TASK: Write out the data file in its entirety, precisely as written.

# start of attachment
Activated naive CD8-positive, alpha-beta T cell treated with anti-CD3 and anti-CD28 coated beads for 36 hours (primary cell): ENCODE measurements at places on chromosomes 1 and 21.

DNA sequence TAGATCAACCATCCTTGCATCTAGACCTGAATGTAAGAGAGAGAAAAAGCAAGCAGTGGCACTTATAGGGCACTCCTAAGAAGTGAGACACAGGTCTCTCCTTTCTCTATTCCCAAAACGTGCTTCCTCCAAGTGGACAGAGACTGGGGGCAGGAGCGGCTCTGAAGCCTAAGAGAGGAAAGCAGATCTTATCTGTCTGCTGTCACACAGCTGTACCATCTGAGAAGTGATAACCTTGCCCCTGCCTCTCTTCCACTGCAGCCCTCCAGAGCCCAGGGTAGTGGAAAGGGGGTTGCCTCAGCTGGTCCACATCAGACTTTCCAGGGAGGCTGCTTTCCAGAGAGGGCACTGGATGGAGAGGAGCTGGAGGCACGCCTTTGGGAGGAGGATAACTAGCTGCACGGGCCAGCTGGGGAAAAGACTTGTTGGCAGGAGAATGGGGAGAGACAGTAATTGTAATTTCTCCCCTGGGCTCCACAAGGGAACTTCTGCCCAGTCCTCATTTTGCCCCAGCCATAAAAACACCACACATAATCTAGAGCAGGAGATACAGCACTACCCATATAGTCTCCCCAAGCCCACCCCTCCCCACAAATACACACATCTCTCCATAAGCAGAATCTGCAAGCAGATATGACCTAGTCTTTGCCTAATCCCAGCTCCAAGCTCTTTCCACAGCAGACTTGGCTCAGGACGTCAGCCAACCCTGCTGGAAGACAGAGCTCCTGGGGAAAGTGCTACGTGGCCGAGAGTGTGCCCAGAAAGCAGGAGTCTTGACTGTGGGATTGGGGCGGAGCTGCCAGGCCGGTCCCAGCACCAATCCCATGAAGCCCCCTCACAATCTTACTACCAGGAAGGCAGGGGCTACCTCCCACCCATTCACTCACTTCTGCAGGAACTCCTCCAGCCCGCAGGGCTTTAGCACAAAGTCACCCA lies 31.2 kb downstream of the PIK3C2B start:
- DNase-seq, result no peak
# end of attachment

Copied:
Activated naive CD8-positive, alpha-beta T cell treated with anti-CD3 and anti-CD28 coated beads for 36 hours (primary cell): ENCODE measurements at places on chromosomes 1 and 21.

DNA sequence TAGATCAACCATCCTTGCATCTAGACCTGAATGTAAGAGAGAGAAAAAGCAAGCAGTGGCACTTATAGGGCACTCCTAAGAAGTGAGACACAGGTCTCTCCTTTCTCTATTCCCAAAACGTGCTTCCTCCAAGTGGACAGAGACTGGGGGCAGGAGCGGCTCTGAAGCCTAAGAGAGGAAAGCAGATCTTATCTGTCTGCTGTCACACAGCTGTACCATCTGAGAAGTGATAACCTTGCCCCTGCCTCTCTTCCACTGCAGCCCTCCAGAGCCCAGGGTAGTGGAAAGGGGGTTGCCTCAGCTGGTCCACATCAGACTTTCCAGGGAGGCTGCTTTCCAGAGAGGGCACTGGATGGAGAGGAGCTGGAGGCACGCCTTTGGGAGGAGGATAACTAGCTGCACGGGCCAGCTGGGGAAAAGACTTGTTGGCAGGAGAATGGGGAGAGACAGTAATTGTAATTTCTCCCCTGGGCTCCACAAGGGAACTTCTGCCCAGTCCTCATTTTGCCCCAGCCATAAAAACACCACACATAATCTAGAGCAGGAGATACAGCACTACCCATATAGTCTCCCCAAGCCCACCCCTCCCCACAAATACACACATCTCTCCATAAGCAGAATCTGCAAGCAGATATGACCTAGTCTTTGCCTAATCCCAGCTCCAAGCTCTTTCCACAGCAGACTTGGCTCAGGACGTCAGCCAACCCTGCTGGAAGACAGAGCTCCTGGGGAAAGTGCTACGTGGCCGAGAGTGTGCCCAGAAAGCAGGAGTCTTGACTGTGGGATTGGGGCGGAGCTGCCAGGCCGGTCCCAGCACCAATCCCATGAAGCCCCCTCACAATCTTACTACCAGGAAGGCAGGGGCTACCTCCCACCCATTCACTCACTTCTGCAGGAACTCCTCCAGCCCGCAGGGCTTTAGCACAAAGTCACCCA lies 31.2 kb downstream of the PIK3C2B start:
- DNase-seq, result no peak